ALMATY -- The Chinese cars that have arrived in recent months to replace Western and Japanese brands on Russian streets have generated a slew of gripes, but Russians have no choice.
Amid Russia's invasion of Ukraine and ensuing sanctions imposed last spring, car manufacturers started exiting Russia.
Major companies such as Toyota, Mercedes-Benz and General Motors have curtailed their long-standing production in Russia and also stopped deliveries to its local market.
Instead, Chinese brands such as Haval, Chery and Geely now account for almost 40% of new car sales in Russia, up from less than 10% in January-February 2022, Reuters reported Friday (March 24), citing data from the Autostat analytical firm and PPK consultancy.
Russia's LADA and Chinese car brands, which at the beginning of last year combined for less than 30% of the Russian market, approached a combined 80% in January, said Autostat director Sergey Tselikov, speaking at an auto industry forum in February.
'Coffins on wheels'
It is easy to imagine Chinese auto executives relishing their conquest of the Russian market.
As of January, their market share in Moscow increased from 8.6% to 59.6% (almost sevenfold) compared to last year. In St. Petersburg, the Chinese already own more than 60% of the auto market.
Perhaps these achievements would be even more impressive if not for the widespread public perception in Russia, and indeed in other countries, that cars made in China are low quality and unreliable.
In Russia, Chinese cars are often called "tin cans" for their flimsy body and uncomfortable, rattling interiors. They are also known as "coffins on wheels" for their low safety standards.
Russian authorities and local dealers are trying to change Russian attitudes toward Chinese cars.
Dmitry Medvedev, deputy chairman of the Russian Security Council and former president of Russia, shared his own rave reviews after a trip to China.
"We used to laugh at some of their models, but I drove around there in a domestic car. I looked at other cars," Medvedev told reporters, according to a TASS report Friday. "I'll say frankly: the car I drove in is definitely no worse than a Mercedes."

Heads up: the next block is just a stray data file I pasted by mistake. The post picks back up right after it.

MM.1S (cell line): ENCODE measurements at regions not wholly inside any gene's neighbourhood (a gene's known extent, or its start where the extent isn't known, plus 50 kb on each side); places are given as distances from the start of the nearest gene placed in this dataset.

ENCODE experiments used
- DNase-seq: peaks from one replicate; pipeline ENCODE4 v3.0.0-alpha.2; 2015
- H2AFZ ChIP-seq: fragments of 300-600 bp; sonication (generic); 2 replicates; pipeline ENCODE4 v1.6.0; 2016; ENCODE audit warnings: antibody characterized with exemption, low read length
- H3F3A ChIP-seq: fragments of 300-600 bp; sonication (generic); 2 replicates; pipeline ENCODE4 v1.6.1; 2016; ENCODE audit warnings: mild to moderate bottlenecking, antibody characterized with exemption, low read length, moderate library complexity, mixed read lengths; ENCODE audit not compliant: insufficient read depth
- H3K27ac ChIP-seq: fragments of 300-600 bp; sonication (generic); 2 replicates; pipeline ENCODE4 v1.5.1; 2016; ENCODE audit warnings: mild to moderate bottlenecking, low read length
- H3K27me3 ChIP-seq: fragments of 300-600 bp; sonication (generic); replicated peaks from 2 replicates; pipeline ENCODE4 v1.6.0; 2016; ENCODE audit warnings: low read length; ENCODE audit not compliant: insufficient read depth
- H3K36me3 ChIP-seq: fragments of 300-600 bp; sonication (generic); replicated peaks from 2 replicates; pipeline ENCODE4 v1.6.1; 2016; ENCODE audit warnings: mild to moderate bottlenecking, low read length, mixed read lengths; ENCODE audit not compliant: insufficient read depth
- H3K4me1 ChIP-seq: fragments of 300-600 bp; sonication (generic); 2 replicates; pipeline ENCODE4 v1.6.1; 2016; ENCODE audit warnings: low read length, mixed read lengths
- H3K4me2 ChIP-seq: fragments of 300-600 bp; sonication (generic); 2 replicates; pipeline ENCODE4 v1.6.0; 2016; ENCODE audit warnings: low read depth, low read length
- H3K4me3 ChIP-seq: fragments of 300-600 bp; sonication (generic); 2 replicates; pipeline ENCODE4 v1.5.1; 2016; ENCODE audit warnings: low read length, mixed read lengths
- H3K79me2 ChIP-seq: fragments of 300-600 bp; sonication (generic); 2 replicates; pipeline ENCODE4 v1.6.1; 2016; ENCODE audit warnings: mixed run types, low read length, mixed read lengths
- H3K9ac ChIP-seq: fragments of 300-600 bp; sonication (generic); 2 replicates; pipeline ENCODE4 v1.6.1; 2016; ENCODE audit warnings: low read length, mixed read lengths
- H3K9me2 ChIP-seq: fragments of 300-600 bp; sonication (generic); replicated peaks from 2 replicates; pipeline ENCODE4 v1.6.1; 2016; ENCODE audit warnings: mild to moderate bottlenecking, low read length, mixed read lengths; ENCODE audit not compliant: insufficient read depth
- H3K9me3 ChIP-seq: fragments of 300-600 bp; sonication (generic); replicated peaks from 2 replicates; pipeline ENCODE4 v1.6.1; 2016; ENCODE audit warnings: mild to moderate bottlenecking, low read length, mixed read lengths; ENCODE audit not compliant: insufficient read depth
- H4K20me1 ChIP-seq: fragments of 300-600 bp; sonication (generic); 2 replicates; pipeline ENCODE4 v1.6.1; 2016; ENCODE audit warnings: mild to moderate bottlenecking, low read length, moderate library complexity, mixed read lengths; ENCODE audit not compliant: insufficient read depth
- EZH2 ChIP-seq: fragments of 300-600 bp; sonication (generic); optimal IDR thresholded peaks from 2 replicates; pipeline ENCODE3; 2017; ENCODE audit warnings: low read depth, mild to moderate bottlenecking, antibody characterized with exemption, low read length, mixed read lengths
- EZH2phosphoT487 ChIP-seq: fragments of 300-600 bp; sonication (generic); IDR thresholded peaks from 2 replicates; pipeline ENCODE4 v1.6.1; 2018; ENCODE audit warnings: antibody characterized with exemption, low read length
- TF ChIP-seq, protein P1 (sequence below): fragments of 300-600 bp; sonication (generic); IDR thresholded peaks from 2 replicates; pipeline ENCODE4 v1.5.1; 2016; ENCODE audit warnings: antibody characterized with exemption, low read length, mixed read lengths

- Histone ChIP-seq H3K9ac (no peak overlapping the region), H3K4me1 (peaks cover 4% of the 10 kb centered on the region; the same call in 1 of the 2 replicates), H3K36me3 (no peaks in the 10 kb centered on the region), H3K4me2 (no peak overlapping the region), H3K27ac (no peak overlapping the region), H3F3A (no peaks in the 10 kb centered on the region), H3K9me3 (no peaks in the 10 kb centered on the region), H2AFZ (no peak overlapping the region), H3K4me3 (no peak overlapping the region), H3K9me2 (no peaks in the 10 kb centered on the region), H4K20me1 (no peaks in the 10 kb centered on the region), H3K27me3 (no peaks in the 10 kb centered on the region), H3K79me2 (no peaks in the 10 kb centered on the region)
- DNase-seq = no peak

'I will never switch to a Chinese car'
However, scepticism among the Russian car-buying community is hard to overcome.
"I'd rather buy an old Mercedes than a new Chinese car whose name I can't even pronounce," said Alexander Smolin, who lives in Yekaterinburg. "I will never switch to a Chinese car."
Ilya Korbutyak, a car owner from Moscow, told Caravanserai about his disappointment after recently driving a brand new Chery Tiggo 7 crossover.
"Imagine you are in the front passenger seat, and you're feeling air on your legs, even though the ventilator is turned off," he said, explaining that he felt the air circulation because of "gaps in the door".
"That means dust and exhaust fumes in the passenger compartment, and in winter you really better get into this car dressed in warm shoes and clothing."
He attributed the problem to a silly defect -- a loose rubber seal.
"Regardless, it's quite unpleasant," he said. "I'm convinced that many who buy Chinese models are 100% guaranteed to face various unpleasant 'surprises'."
Despite their low quality, Chinese cars in the Russian market are selling for twice their price in China -- even Chinese cars produced by factories inside the Russian-dominated Eurasian Economic Union (EEU or EAEU), which should not be subject to customs duties.
"The price difference is explained by the greed of Chinese manufacturers and of the Russian customs bureau," said Sergey Klimov, a member of the board of directors of Dolavto Group, official dealer in Russia of the Chinese brands FAW and Brilliance.